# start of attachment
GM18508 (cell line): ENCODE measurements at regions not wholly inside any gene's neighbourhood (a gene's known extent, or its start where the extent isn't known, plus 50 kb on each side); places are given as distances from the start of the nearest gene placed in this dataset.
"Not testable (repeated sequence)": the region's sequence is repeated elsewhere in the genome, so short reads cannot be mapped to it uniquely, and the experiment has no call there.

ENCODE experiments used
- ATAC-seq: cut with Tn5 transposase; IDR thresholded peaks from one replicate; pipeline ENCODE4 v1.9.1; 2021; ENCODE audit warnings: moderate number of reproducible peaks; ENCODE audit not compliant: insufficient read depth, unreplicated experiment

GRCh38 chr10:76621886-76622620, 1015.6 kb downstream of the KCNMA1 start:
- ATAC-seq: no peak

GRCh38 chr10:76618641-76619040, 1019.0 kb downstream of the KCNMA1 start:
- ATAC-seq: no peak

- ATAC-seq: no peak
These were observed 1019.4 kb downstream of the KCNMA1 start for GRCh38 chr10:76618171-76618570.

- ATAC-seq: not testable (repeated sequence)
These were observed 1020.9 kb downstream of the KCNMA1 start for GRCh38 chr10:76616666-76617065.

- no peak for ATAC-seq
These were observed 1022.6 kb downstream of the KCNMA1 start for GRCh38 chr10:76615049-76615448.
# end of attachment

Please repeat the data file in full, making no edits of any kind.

GM18508 (cell line): ENCODE measurements at regions not wholly inside any gene's neighbourhood (a gene's known extent, or its start where the extent isn't known, plus 50 kb on each side); places are given as distances from the start of the nearest gene placed in this dataset.
"Not testable (repeated sequence)": the region's sequence is repeated elsewhere in the genome, so short reads cannot be mapped to it uniquely, and the experiment has no call there.

ENCODE experiments used
- ATAC-seq: cut with Tn5 transposase; IDR thresholded peaks from one replicate; pipeline ENCODE4 v1.9.1; 2021; ENCODE audit warnings: moderate number of reproducible peaks; ENCODE audit not compliant: insufficient read depth, unreplicated experiment

GRCh38 chr10:76621886-76622620, 1015.6 kb downstream of the KCNMA1 start:
- ATAC-seq: no peak

GRCh38 chr10:76618641-76619040, 1019.0 kb downstream of the KCNMA1 start:
- ATAC-seq: no peak

- ATAC-seq: no peak
These were observed 1019.4 kb downstream of the KCNMA1 start for GRCh38 chr10:76618171-76618570.

- ATAC-seq: not testable (repeated sequence)
These were observed 1020.9 kb downstream of the KCNMA1 start for GRCh38 chr10:76616666-76617065.

- no peak for ATAC-seq
These were observed 1022.6 kb downstream of the KCNMA1 start for GRCh38 chr10:76615049-76615448.